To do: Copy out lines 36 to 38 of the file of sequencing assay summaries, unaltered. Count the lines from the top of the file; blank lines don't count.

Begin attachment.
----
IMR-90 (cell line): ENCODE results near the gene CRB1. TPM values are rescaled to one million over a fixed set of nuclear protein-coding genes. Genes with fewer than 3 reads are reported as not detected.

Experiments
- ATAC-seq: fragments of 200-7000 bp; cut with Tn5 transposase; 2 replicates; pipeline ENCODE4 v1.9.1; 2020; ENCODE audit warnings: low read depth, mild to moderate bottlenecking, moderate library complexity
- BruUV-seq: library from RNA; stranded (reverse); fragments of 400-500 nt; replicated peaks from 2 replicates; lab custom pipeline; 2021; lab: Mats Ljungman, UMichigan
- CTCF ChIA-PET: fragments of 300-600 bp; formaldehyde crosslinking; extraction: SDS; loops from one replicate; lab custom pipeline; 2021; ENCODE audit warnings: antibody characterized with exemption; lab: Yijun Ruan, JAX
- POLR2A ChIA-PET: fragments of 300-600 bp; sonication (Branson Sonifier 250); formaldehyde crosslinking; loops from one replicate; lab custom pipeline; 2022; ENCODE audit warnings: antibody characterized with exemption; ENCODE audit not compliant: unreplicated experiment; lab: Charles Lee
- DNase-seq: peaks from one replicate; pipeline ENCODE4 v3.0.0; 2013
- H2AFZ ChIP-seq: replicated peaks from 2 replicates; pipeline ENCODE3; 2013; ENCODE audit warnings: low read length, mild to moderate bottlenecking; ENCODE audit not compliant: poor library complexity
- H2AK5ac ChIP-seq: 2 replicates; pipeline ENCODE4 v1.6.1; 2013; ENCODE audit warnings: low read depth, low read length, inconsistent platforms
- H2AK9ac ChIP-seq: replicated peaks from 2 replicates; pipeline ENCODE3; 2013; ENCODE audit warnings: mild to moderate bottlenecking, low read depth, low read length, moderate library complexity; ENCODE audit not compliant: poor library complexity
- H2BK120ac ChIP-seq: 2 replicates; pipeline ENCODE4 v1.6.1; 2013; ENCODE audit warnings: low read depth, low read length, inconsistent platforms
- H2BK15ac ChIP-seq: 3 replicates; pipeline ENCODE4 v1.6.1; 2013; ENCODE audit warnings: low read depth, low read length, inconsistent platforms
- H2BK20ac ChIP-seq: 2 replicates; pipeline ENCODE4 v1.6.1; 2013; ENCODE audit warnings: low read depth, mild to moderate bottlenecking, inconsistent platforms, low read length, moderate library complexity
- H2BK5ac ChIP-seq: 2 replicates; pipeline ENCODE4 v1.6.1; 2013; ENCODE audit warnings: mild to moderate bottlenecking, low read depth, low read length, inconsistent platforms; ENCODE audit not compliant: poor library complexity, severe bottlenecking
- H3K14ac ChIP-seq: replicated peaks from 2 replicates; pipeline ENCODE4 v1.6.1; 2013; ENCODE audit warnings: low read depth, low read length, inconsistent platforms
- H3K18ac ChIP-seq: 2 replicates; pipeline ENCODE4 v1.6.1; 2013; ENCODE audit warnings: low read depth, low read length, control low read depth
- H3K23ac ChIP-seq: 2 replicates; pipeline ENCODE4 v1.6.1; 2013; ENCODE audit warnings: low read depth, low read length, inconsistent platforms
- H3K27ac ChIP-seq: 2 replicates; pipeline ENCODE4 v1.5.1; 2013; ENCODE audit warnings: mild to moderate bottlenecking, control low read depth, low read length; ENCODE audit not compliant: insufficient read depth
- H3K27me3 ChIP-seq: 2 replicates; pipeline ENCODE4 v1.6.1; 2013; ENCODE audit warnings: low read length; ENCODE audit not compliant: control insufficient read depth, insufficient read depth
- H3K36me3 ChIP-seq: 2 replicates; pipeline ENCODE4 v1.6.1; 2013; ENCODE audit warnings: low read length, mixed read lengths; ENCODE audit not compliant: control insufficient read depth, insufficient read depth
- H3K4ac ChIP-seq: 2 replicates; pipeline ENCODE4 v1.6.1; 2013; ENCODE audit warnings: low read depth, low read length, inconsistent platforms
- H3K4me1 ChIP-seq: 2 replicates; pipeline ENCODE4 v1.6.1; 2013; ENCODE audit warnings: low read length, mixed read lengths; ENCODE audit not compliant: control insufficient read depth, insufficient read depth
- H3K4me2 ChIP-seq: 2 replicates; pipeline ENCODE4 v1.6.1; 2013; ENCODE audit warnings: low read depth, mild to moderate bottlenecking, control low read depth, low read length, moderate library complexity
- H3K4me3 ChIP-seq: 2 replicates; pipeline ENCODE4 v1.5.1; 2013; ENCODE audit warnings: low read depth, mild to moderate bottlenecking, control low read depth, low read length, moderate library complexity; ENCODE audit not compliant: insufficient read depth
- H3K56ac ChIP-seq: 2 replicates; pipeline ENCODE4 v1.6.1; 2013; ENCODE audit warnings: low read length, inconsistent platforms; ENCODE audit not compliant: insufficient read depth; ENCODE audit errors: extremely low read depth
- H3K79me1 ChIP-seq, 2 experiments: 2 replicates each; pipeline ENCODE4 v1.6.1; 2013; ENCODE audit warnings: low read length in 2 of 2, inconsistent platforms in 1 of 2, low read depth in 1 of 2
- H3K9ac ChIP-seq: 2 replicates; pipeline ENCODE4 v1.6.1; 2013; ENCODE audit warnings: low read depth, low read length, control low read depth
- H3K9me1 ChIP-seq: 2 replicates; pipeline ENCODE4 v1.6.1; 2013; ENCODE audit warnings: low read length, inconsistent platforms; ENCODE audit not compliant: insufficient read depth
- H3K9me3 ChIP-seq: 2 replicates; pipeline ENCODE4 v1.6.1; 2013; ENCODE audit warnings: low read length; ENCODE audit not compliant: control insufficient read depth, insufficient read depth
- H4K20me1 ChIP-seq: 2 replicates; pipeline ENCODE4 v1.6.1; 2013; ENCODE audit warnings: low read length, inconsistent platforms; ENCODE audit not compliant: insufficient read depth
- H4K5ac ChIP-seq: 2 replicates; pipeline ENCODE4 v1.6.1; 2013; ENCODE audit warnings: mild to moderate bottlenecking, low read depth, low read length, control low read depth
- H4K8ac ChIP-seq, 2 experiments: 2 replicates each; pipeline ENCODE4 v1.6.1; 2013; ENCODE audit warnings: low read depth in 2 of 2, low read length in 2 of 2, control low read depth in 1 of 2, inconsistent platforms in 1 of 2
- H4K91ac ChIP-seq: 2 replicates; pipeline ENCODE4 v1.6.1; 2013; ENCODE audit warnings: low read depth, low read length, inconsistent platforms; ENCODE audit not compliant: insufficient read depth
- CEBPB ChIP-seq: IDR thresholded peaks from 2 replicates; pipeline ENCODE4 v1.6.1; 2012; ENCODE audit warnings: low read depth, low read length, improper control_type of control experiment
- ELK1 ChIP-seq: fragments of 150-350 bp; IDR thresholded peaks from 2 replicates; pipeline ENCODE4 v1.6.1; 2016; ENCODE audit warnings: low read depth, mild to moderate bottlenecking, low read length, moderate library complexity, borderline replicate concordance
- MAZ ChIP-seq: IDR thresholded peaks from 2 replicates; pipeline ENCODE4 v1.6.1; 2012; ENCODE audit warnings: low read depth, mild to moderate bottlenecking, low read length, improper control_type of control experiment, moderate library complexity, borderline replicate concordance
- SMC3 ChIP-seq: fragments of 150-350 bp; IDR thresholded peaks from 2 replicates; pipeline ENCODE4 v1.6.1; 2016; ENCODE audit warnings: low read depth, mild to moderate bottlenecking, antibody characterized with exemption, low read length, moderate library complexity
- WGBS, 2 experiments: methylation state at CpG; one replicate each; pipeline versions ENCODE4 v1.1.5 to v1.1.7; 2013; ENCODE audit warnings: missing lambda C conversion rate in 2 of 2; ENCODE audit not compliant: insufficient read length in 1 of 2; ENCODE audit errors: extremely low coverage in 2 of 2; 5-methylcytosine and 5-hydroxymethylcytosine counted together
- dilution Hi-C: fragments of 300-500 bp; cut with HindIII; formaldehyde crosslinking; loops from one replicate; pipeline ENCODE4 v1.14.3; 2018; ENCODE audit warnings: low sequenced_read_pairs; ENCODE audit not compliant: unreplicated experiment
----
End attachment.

- MAZ ChIP-seq: IDR thresholded peaks from 2 replicates; pipeline ENCODE4 v1.6.1; 2012; ENCODE audit warnings: low read depth, mild to moderate bottlenecking, low read length, improper control_type of control experiment, moderate library complexity, borderline replicate concordance
- SMC3 ChIP-seq: fragments of 150-350 bp; IDR thresholded peaks from 2 replicates; pipeline ENCODE4 v1.6.1; 2016; ENCODE audit warnings: low read depth, mild to moderate bottlenecking, antibody characterized with exemption, low read length, moderate library complexity
- WGBS, 2 experiments: methylation state at CpG; one replicate each; pipeline versions ENCODE4 v1.1.5 to v1.1.7; 2013; ENCODE audit warnings: missing lambda C conversion rate in 2 of 2; ENCODE audit not compliant: insufficient read length in 1 of 2; ENCODE audit errors: extremely low coverage in 2 of 2; 5-methylcytosine and 5-hydroxymethylcytosine counted together